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Cereal Chem 40:101 - 109.  |  VIEW ARTICLE

Thin-Boiling Starches from the Reaction of Corn Starch with Chlorine in Methanol.

W. C. Schaefer, C. R. Russell, J. J. Maurice, and C. E. Rist. Copyright 1963 by the American Association of Cereal Chemists, Inc.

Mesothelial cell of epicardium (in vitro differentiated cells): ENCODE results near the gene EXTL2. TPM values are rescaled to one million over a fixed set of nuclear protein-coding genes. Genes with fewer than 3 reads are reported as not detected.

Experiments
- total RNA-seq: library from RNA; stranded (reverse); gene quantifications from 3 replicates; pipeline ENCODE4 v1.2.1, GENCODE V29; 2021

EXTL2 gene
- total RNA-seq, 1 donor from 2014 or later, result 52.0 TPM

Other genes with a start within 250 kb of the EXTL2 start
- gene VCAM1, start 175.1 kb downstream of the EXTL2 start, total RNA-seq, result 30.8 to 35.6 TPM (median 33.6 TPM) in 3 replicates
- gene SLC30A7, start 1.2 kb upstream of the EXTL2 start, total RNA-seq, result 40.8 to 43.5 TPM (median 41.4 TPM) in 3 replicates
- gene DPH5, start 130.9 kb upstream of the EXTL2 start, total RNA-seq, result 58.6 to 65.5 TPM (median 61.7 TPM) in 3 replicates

Corn starch was slurried in approximately an equal weight of methanol and reacted with chlorine at concentrations up to 5%, based on methanol, for periods up to 2 hours and at temperatures ranging from 25 to 65C. In the light of previous experience with dialdehyde starches, these reaction conditions would be expected to introduce methyl and carboxyl groups into the resulting products, but none could be detected by existing analytical procedures. By varying temperature, reaction time, and amount of chlorine, thinboiling starches were produced that had intrinsic viscosities ranging from 1.53 to 0.06 in 1N potassium hydroxide. These products and commercial thin-boiling starches having similar intrinsic viscosities were compared for several paste properties. The new starches had lower alkali numbers, similar pasting temperatures, higher paste viscosities and setback, and slightly lower paste clarities. Unsupported films of the new products were stronger.

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